Flow chart[34].

Table 1 Study assessment procedures and timetable

After receiving an informed consent the patients fulfilling the inclusion criteria are randomized by computer-generated random numbers (Microsoft Excel 2010, Redmond, WA, USA) into three arms: 1) no supplementation, 2) protein supplementation, and 3) isocaloric placebo. First a list including 100 sets of the numbers 1, 2, and 3 in random order is computer-generated to indicate each treatment group, which results in a list of 300 open slots with 100 slots for each treatment group. At the time of each patient recruitment a random number between 1 and 3 is computer-generated to indicate the open slot in the original list (1 = first open slot, 2 = second open slot, 3 = third open slot) to rule out the selection bias by the research group. The group treatment is randomized off-site and the content of the supplement (protein supplement versus isocaloric placebo) is kept sealed outside the research group until data collection and analysis of endpoints are complete. Furthermore, all the supplements are packed in blank 250-ml tetras and flavored with strawberry.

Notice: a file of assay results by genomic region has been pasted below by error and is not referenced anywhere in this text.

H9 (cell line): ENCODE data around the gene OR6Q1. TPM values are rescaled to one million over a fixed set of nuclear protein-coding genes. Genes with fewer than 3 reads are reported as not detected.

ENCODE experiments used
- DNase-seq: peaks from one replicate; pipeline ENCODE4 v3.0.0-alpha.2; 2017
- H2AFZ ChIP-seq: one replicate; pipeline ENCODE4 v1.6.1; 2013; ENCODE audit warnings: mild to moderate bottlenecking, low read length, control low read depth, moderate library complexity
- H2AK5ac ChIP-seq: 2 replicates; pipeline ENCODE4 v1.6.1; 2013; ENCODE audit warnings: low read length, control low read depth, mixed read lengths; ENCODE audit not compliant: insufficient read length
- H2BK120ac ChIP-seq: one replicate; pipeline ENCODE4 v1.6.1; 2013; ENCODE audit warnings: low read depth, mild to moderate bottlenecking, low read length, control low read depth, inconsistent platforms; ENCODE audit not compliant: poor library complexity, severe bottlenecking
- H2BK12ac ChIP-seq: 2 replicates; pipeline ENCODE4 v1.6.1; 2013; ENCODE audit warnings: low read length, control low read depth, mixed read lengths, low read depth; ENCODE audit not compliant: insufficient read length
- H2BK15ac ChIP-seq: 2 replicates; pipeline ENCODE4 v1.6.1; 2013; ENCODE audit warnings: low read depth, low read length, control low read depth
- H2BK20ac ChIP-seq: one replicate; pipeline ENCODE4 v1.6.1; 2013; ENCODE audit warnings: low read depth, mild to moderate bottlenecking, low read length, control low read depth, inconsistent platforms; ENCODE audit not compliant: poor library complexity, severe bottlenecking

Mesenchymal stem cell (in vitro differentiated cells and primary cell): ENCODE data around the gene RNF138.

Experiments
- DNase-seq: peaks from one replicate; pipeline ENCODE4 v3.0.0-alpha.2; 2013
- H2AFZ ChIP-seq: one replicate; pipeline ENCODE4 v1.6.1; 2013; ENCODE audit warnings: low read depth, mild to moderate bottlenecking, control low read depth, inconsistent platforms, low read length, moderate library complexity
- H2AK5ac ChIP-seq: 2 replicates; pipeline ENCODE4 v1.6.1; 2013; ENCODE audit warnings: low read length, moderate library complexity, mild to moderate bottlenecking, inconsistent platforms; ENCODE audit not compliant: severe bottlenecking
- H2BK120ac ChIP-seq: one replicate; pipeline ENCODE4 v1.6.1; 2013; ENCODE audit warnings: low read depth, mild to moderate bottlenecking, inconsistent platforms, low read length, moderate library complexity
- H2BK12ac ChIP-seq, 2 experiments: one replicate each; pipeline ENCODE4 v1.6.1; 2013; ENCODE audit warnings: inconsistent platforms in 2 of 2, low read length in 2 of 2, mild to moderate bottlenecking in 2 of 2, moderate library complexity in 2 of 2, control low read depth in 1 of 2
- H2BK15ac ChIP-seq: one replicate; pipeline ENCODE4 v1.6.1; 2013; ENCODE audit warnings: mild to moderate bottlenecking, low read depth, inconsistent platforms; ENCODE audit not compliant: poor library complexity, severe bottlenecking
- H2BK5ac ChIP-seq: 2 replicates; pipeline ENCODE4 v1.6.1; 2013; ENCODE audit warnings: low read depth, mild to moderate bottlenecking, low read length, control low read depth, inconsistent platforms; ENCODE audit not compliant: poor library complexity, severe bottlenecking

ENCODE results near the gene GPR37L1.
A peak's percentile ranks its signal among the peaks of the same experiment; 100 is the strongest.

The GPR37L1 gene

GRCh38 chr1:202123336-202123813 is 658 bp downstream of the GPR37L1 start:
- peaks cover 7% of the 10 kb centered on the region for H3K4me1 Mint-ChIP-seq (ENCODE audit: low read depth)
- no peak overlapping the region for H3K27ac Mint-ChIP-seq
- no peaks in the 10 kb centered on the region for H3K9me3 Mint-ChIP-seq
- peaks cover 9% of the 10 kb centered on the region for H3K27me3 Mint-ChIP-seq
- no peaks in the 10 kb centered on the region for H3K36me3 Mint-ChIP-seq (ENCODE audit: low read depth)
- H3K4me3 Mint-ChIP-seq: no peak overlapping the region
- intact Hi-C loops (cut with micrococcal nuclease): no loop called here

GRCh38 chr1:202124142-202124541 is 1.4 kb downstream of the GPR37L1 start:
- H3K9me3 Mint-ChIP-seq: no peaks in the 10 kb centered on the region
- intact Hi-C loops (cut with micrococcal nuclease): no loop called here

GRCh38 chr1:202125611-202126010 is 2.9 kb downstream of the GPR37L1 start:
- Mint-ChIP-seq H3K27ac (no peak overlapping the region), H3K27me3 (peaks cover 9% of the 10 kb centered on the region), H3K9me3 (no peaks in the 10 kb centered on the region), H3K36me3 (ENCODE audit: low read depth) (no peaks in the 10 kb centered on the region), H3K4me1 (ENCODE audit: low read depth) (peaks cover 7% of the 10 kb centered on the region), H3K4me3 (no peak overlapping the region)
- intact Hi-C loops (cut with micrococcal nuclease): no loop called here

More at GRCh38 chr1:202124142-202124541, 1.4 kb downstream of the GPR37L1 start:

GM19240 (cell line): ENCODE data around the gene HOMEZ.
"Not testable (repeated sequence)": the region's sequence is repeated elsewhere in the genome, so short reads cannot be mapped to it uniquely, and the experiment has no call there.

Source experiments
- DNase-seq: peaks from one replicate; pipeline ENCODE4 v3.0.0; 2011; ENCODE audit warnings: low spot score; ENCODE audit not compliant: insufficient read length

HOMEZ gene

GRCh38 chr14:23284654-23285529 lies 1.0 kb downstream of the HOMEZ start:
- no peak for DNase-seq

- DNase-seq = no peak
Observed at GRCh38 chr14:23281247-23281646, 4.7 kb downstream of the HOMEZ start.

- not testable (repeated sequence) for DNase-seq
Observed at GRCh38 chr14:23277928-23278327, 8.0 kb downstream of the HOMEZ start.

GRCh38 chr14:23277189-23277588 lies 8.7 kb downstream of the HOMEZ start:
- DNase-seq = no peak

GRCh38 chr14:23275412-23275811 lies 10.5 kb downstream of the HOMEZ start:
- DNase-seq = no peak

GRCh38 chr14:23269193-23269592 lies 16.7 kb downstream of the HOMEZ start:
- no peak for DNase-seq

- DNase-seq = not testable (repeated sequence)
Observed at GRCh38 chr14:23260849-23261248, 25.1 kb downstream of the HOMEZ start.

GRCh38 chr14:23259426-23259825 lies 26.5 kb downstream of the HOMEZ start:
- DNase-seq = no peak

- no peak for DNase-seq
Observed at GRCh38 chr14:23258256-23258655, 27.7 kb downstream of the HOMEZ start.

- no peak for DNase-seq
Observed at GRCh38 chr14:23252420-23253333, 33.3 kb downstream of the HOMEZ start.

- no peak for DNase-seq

All participants receive instructions on simple home-based exercises, dietary protein and vitamin D supplementation. The home-based exercises are based on the national recommendations ( to support walking and the role of chair, stand and step exercises are emphasized with written instructions. The participants are instructed to exercise 10 to 30 minutes twice a day. Participants are also given written information on dietary protein and nutrition in old age based on national recommendations ( as well as encouraged to use vitamin D supplementation with a dose of 20 μg/d.